Building a Smarter Order Router
The term ‘smart order router’ is a misnomer of sorts.
Certainly, automating the process of finding the other side of a trade was a smart idea when introduced on Wall Street around the early 2000s. But compared with the capabilities of today’s intelligent automation, garden-variety SORs get a failing grade.
“The nuance is that smart order routing, by and large is based on static criteria, whereas intelligent automation criteria can change based on previous results,” said Juan Landazabal, global head of fixed income and FX trading at Deutsche Asset Management, which manages $842 billion.
A smart order router can be likened to a digital highway sign that alerts motorists of an upcoming traffic jam. That’s helpful, but the sign will stay on until someone changes it or turns it off, which probably won’t happen until some time after the road clears. Intelligent automation is a traffic app like Waze, which updates information in real-time, based on user experience.
As with most advances in electronic trading, the equity market — which is generally more liquid and standardized — is leading in intelligently automating order routing. But the methodology applies to a multi-asset-class framework, especially as trading venues proliferate and complexity increases in fixed income and foreign exchange.
“Over the years the focus has been on best execution and striving to do better with the usage of algos and other tools. Intelligent automation is the next level that brings all that together,” Landazabal told Markets Media. “With intelligent automation, you can have an algorithm or tool that interprets past execution, and suggests what style of execution, or which counterparty or venue you should proceed with for your next trade of similar characteristics.”
Intelligent automation is a rare find in today’s resource-constrained and defense-minded capital markets: an offensive weapon that can put points on the board rather than just move the chains.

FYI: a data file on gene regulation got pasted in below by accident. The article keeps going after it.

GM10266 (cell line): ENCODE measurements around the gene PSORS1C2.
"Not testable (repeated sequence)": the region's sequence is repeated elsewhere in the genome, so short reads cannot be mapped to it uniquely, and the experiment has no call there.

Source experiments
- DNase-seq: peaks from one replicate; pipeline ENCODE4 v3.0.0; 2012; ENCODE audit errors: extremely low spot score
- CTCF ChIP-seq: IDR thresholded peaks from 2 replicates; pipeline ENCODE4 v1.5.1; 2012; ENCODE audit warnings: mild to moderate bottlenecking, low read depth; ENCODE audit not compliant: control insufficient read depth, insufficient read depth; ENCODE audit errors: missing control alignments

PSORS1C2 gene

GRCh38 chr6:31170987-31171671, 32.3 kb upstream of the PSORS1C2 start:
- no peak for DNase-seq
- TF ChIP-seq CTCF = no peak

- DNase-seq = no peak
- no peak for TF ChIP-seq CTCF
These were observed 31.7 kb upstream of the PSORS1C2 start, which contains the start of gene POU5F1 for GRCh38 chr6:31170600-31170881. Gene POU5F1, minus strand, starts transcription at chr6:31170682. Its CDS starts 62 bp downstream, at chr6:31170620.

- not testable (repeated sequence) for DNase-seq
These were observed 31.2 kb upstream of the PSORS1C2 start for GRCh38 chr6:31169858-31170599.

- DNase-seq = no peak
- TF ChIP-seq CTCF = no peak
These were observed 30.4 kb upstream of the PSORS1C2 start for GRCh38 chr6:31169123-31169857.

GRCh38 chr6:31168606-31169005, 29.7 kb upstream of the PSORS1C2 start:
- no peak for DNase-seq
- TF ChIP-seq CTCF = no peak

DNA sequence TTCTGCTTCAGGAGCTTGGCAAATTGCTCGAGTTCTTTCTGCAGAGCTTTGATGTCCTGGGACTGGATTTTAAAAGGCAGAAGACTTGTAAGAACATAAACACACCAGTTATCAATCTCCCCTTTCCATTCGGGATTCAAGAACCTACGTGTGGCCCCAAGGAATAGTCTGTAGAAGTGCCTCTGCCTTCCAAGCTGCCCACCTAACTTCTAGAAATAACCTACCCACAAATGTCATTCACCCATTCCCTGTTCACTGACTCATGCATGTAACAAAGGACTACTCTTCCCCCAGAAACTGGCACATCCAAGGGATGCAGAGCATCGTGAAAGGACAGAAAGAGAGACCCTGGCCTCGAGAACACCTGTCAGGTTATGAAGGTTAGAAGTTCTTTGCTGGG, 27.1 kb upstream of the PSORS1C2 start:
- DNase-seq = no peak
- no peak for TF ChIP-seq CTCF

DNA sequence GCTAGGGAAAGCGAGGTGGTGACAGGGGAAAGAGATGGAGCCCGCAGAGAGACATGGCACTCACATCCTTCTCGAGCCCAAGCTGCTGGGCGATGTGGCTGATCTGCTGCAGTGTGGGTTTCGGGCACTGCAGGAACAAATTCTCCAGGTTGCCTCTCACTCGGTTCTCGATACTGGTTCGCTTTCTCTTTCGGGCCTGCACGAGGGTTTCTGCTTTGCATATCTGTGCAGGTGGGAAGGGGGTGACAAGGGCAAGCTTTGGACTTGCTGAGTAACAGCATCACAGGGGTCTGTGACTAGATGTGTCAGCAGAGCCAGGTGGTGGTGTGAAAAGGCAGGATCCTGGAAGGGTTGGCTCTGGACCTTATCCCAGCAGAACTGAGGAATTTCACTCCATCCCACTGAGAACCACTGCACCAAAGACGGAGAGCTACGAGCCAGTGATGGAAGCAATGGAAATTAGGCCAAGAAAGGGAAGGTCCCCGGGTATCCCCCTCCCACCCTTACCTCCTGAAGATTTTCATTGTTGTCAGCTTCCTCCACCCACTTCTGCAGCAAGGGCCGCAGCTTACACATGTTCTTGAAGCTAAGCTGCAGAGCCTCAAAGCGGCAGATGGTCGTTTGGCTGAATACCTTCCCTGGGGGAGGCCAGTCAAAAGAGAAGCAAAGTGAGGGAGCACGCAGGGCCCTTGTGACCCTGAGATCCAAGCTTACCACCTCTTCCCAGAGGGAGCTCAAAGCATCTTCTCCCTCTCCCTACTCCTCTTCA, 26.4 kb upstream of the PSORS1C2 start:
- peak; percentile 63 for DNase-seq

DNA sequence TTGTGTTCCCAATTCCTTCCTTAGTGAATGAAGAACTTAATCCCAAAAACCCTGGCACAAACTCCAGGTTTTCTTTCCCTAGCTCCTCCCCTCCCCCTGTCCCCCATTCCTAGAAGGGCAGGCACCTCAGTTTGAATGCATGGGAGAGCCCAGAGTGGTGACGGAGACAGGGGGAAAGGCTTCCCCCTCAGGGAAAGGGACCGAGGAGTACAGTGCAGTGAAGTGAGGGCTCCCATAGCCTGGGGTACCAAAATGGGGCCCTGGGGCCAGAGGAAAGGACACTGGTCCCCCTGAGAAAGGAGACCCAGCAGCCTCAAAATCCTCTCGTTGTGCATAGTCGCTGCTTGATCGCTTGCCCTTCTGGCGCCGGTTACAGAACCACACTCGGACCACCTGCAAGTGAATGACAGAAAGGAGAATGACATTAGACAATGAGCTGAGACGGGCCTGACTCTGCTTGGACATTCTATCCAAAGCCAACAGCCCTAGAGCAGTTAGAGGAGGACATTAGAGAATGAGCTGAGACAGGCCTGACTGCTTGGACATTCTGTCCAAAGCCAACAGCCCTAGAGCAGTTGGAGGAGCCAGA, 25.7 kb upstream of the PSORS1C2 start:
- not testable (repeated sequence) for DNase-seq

“If you take the automated steps and layer thinking on top of them, you’ve begun to pull away from the pack,” said Alfred Eskandar, chief executive of trading-technology provider Portware, a FactSet company. “That’s the point where you start creating value rather than just cutting costs. Progressive firms are embracing this while the industry at large is starting to recognize the need for this.”
Eskandar noted that when using a standard suite of automated-trading tools, an institutional trader may adjust the algorithm three or four times before order is fully executed, amid volatility and news flow in a highly complex electronic marketplace. Such recalibrations are labor-intensive and subject to human error.
“All these decisions, times dozens or hundreds of orders per day — it’s not humanly manageable. That’s when we need machine-enabled human decision support,” Eskandar said. “We’re talking about helping the trader select, monitor, and adjust every algo and every execution strategy for every order that they have working, while the EMS does the high-volume, more repetitive work of monitoring, analyzing, and recommending execution schedules and strategies.”
Importantly, intelligent automation is subject to human override. ““The machine makes the suggestions. The trader either goes with the suggestion or doesn’t,” Landazabal said. “From there we would measure the trade and its impact as we normally do, and then model it with what the machine or software suggested, to refine and learn. That’s the stage we’re in with intelligent auto-routing.”
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